Scanning my facebook newsfeed this morning, I came across a story that today will be the first time that a female commentator will cover a match live on television in Germany’s Bundesliga. As a step forward, this is to be welcomed by one and all for whom the standard, reactionary, position the sporting media adopts towards women covering a man’s game.To anyone but the most knuckle-dragging idiots, this really doesn’t mean a lot. Which is not the same as saying it isn’t a meaningful moment. Because it is. But anyone with even a hint of common sense, and a love of football, can see this as a good thing. After all, the sight of a woman taking on assistant referee duties hardly encourages a murmur these days when I’m at League of Ireland games. But that’s officials. Journalism is a different matter. Way back in September 2006, when the Sports Journalist’s Association conducted a survey, it found that less than 10% of sports journalists in the UK were women. Odette Butson, writing for the SJA website noted that
At this year’s football World Cup, there was a solitary woman journalist accredited to write for a British paper. Yet according to the BBC, 50 per cent of its audience for the matches was female.
Then in 2007, Jacqui Oatley made history all her own when she was the first female commentator to offer her thoughts up on the Match of the Day. It was met with a predictable barrage of abuse from some certifiable clowns, and caused one blogger on The F Word to ask
Why is this? Why is sexism so rife and, in some ways, accepted in the world of football and sport in general? And could it be avoided if there were more women involved in the sports production industry? However, if involving more women was the solution, it wouldn’t be an easy one. Recent events concerning Oatley caused me to think back to an essay I wrote recently on the under-representation of women in sports journalism.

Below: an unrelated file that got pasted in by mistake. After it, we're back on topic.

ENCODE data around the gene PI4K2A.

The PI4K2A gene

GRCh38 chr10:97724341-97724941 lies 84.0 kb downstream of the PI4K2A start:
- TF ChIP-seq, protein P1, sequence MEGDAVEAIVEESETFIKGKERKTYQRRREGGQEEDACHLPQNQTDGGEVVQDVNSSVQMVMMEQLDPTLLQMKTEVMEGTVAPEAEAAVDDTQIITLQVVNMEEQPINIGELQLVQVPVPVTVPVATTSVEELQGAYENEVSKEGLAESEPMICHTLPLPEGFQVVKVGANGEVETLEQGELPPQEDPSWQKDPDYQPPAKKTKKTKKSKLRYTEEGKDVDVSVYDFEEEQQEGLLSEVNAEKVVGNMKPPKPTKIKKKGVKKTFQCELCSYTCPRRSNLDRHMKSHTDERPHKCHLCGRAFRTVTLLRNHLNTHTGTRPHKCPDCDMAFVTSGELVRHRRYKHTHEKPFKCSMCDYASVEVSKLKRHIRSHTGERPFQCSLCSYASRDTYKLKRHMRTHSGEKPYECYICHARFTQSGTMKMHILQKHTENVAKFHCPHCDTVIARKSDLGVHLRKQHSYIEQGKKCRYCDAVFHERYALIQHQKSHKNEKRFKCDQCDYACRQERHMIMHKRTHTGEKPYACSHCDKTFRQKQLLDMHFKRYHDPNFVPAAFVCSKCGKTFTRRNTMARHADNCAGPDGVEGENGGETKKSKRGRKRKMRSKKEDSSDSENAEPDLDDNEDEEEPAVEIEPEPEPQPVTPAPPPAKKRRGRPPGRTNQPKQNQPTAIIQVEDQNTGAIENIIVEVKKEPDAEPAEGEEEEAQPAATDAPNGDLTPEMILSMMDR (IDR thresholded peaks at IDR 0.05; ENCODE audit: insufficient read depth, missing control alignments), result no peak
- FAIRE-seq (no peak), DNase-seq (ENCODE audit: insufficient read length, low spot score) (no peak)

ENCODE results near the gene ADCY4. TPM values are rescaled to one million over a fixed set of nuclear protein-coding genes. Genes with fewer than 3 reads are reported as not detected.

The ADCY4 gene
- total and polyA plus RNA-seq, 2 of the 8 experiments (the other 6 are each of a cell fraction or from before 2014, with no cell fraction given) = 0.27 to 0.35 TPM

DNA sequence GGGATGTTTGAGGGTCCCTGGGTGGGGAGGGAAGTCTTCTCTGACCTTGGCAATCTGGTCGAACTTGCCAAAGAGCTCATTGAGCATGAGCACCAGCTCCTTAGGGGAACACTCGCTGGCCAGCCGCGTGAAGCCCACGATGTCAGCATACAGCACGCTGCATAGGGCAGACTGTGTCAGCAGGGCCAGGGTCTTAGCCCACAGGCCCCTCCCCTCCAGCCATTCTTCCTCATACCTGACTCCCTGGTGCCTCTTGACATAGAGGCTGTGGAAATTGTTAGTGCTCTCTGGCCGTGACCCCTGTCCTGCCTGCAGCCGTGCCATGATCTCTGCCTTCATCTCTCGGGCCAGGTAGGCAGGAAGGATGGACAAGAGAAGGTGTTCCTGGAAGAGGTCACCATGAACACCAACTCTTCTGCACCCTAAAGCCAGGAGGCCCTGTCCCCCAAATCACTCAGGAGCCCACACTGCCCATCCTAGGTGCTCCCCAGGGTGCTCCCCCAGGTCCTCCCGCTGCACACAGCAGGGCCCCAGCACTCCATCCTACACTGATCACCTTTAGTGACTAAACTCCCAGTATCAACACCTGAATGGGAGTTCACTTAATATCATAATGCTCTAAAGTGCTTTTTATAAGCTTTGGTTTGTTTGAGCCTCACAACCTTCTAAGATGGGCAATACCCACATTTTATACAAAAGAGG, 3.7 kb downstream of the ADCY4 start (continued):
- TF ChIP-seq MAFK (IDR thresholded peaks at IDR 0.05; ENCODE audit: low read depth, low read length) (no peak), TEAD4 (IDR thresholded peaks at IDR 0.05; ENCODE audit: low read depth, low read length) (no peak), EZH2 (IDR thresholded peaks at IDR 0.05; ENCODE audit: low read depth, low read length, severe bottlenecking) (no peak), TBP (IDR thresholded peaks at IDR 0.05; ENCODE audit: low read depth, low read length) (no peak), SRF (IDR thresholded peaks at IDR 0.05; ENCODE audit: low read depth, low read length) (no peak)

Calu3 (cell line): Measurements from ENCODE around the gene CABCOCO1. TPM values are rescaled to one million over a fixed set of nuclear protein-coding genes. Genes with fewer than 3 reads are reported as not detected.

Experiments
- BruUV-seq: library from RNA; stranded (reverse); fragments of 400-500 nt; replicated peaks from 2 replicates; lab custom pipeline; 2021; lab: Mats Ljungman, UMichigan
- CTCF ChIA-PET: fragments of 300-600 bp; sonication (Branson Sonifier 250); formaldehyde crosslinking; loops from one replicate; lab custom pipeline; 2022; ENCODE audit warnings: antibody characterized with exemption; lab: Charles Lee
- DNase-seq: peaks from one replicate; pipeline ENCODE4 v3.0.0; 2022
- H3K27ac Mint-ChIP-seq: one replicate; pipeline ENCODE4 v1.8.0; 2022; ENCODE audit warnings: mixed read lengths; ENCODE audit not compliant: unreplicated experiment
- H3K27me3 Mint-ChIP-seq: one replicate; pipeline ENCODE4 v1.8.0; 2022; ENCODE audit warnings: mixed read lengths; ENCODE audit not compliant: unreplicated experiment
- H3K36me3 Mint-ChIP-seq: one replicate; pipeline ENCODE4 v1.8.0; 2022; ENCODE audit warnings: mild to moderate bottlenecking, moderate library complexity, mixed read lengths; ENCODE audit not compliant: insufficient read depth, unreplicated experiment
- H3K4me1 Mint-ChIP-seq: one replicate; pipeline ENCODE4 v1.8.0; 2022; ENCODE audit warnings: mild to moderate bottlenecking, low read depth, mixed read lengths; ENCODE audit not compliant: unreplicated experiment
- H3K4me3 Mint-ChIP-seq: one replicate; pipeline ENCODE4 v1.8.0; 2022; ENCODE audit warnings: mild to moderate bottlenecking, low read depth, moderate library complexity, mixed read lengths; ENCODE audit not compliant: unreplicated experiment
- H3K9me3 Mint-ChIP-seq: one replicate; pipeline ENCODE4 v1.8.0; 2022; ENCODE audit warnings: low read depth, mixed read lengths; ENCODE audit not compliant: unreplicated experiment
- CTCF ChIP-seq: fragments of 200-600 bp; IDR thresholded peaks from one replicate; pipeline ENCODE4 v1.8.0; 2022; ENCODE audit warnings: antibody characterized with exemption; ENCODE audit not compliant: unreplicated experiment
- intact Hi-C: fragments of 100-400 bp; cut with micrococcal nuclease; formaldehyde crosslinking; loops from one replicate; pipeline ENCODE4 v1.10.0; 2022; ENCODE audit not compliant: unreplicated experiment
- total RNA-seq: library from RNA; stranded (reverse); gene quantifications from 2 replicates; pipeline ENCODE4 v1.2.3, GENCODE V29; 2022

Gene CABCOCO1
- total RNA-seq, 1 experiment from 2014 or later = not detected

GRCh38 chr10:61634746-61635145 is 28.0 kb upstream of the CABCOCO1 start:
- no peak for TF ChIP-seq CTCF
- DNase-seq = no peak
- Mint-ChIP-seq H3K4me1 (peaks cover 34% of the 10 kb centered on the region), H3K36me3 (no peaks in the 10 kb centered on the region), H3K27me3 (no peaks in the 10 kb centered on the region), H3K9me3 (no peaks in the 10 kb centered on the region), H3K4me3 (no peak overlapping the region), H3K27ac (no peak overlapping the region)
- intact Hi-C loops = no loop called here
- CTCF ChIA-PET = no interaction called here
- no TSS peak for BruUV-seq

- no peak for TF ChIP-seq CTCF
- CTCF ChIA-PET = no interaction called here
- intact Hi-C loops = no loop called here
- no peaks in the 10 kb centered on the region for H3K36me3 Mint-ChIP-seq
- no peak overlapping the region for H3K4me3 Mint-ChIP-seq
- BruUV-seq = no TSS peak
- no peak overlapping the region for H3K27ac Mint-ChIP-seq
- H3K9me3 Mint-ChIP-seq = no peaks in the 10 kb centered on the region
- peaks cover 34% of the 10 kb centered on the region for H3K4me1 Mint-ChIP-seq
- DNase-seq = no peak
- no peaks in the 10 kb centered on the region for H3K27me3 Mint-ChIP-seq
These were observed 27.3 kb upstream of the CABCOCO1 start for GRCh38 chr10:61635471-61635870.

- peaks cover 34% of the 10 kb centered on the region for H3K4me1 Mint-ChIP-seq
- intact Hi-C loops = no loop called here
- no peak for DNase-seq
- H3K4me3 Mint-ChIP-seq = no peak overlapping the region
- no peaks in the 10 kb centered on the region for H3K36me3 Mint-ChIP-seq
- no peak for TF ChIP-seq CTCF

The statistics I discovered were predictable; a survey carried out in August 2005 showed out of 160 journalists writing for the sports pages, only fourteen were female.
My research also showed that attitudes haven’t changed. Lynne Truss, a former football columnist for The Times, claimed that older, male journalists took the attitude that “women cannot write about football, simply because they don’t play it”. Truss sarcastically retorted that: “By the same token, of course, theatre critics start each day with a speech from Hamlet, while dance critics squat at the barre.” Bassett made a similar comment in reference to Oatley: “You must have an understanding of the game and the tactics and I think in order to do that you need to have played the game.” Bassett obviously did not know Oatley played amateur football until the age of 27, when she quit due to a knee injury.
Here in 2013, things can hardly be said to be much of any better. Barring Amy Lawrence, or Ireland’s own wonderful Mary Hannigan, there remains a dearth of females in the trade, or at least visibly working in the public eye. And for those of you looking for a change, I wouldn’t direct my attentions to England anytime soon. Given the fallout from Sian Massey‘s refereeing duties, and the whole ‘smashing it‘ bit – I suspect that we’ll be waiting a long old time for Sky Sports Super Sunday to have a female voice going out live. For now though, this is a step forward, mostly for German football only, but it’s a start – it gives us all something to think on.